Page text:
Stage fright, stress, nerves, adrenalin…performance anxiety is known under many names.
“Nerves are part of what we do,” according the noted violinist Itzhak Perlman, “and the thing is to be familiar with them. It’s not about getting rid of them.”
In the previous post, I mentioned that there were three aspects of performance anxiety: the physical, the mental, and the emotional. We discussed consciously using your breathing to reduce the physical effects of performance anxiety such as an elevated heart beat. In this post, we will discuss using visualization to combat the mental and emotional effects.
The thrill of performing is often accompanied by stress. No one knows that better than an downhill skier. In the downhill, the difference between a spot on the podium and a finish back in the pack can be a matter of turning at the right time. If you watch a downhill skier before a race, you will often see them, eyes closed, visualizing their run down the course. They know precisely when to turn in order to navigate the course in the most efficient manner. In their mind, they are running the course, in detail.
Visualization is an important tools that has been used in sports and is used, increasingly, in music. Michelle Anderson, over at Clarinet Mentors is an advocate of visualization as a technique to combat performance anxiety. However, she notes that visualization must be done in detail. If you think of visualizing a performance of "The 79ths Farewell to Gibraltar," we should be able to visualize every note:
Having a tune memorized can help with visualization. But, a downhill racer does not show up and begin visualizing. The skier will run and learn the course while applying their skills to execution. The skier will then visualize a successful run. Just as the skier relies on experience to visualize, we, too, must rely on our knowledge and skill to visualize a perfect performance. That starts in the practice room.
We cannot perform a piece perfectly if we have not practiced it perfectly. Ithzak Perlman is infamous when signing autographs for fellow musicians. In addition to his John Hancock, he will write the phrase "practice slowly." We can learn to play a piece perfectly by practicing it slowly and deliberately. By practicing slowly, we can focus on executing each embellishment and movement correctly. We also learn how the piece should sound by practicing slowly. We can mentally associate the sound with the notes and the physical sensations associated with executing those notes. In one setting of the "79ths," for example, we have a run that begins on A (ALAP) and goes to B (ASAP) with a grip to a C (ASAP). When we execute the grip from B to C correctly the notes of the grip pop and the fingers almost feel as if they are bouncing off the chanter. We can associate that physical feeling with the sound. We can also see the notes on the staff in our minds, we can almost recite the notes as we execute the run. These are important details to include in your visualization.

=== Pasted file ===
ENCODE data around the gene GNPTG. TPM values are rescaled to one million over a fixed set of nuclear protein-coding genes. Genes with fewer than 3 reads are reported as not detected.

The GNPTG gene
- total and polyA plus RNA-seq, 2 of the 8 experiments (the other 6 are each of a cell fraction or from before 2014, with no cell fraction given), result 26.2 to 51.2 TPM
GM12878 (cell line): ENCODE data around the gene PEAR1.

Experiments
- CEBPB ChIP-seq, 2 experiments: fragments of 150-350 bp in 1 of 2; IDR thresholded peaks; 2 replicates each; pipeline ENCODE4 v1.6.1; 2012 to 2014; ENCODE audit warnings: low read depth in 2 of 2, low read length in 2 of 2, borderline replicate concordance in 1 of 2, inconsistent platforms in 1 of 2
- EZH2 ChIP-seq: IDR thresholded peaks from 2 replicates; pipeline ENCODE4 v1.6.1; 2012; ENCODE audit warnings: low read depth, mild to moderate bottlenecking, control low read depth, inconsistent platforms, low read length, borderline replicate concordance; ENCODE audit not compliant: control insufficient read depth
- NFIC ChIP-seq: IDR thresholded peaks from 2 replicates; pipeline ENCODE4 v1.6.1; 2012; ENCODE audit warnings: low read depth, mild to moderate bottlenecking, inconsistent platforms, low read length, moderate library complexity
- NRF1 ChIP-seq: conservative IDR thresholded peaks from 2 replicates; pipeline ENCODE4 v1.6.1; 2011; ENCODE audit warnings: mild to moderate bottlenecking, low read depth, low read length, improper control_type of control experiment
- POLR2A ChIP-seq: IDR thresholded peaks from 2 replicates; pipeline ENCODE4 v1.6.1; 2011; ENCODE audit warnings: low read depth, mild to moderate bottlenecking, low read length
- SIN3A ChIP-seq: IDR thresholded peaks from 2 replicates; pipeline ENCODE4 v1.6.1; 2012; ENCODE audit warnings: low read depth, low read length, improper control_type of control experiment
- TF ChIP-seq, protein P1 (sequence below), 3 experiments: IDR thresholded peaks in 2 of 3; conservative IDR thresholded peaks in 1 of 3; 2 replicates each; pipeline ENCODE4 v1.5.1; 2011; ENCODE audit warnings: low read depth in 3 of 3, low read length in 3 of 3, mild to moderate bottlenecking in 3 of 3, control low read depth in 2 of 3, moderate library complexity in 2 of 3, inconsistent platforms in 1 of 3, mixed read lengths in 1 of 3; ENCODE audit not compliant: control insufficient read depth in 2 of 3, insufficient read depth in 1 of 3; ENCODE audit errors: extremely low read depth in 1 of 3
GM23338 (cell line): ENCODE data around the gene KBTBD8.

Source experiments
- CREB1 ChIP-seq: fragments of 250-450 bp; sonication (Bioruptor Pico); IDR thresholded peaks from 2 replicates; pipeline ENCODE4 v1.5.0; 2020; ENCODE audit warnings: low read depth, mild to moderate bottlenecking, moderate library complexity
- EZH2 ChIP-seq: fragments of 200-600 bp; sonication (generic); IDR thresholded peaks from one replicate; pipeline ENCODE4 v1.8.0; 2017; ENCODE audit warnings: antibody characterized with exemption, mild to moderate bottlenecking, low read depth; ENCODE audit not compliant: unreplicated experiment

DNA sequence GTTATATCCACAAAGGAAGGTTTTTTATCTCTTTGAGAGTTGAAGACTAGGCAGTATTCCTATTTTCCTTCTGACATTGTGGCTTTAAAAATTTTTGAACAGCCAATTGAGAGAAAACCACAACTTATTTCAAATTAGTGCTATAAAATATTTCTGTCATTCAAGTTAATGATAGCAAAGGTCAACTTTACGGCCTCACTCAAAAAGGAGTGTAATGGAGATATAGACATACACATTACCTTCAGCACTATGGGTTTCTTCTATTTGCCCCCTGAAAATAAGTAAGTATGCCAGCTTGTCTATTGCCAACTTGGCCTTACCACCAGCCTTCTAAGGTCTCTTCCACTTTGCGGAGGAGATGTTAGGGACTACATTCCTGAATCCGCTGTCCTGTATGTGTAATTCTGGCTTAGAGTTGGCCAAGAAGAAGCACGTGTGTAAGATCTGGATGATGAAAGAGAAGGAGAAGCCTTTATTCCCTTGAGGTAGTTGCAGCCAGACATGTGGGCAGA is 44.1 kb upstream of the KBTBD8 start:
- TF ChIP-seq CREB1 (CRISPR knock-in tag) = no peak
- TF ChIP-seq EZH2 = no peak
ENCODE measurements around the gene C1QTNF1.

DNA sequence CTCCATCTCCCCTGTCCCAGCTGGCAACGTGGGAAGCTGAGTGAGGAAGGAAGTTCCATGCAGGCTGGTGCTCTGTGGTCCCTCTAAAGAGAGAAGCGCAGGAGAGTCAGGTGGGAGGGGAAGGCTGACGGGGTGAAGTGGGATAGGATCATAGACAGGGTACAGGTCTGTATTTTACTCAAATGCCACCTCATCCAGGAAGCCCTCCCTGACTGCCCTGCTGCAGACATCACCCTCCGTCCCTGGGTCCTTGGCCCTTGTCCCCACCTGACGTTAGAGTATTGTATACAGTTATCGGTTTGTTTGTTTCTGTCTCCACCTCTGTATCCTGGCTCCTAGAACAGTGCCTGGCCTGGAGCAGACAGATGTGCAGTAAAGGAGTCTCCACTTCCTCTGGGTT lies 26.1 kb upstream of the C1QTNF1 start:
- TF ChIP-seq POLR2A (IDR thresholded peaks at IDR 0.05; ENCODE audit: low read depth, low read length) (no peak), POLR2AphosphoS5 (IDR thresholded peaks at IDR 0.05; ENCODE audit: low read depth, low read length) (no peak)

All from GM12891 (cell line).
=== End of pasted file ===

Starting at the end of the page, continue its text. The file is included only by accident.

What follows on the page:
Visualize your breathing: If you can consciously control your breathing and blowing technique on the bagpipe, then you can see this control in your mind's eye and include breathing in your visualization. Visualize yourself walking up to the boards, addressing the judge, placing your instrument on your shoulder, striking in, and then consciously controlling your breathing as you warm up your pipes. Then, visualize moving from consciously controlling your breathing, letting your training take over as your breathing becomes second nature, and visualize yourself tuning your pipes. Hear the notes in your mind as your drones come into tune, relate the feeling of the drones coming into tune into your visualization. After you've visualized tuning your instrument, move back into conscious control of your breathing.
As Noa Kageyama, over at the bulletproofmusician.com, notes, "when stressed, our bodies have a tendency to revert to shallow, rapid, chest breathing. Doing so keeps us in fight or flight mode." When we experience performance anxiety, we may revert to shallow breathing. This can reinforce the mental and emotional effects of performance anxiety. If we are suffering from self-doubt or loss of focus, shallow breathing may exacerbate those mental effects. Similarly, shallow breathing can wreak havoc upon the mental effects of performance anxiety; shallow breathing can magnify mental anxieties.
If you can make yourself consciously aware of your breathing, you will be practicing a mindfulness exersize. As you focus on your breathing, you can reduce your heart rate which, in turn, can help to calm the mental and emotional anxieties that you may be experiencing. If you can visualize consciously controlling your breathing, you elicit a physical response of bringing your breathing under control. Visualization provides you with the opportunity to practice your technique, and your performance piece, prior to a competition. If you include visualization of your breathing in your overall visualization, you will have practiced calming yourself and helping yourself to mitigate not only the physical effects of performance anxiety, but the mental and emotional as well.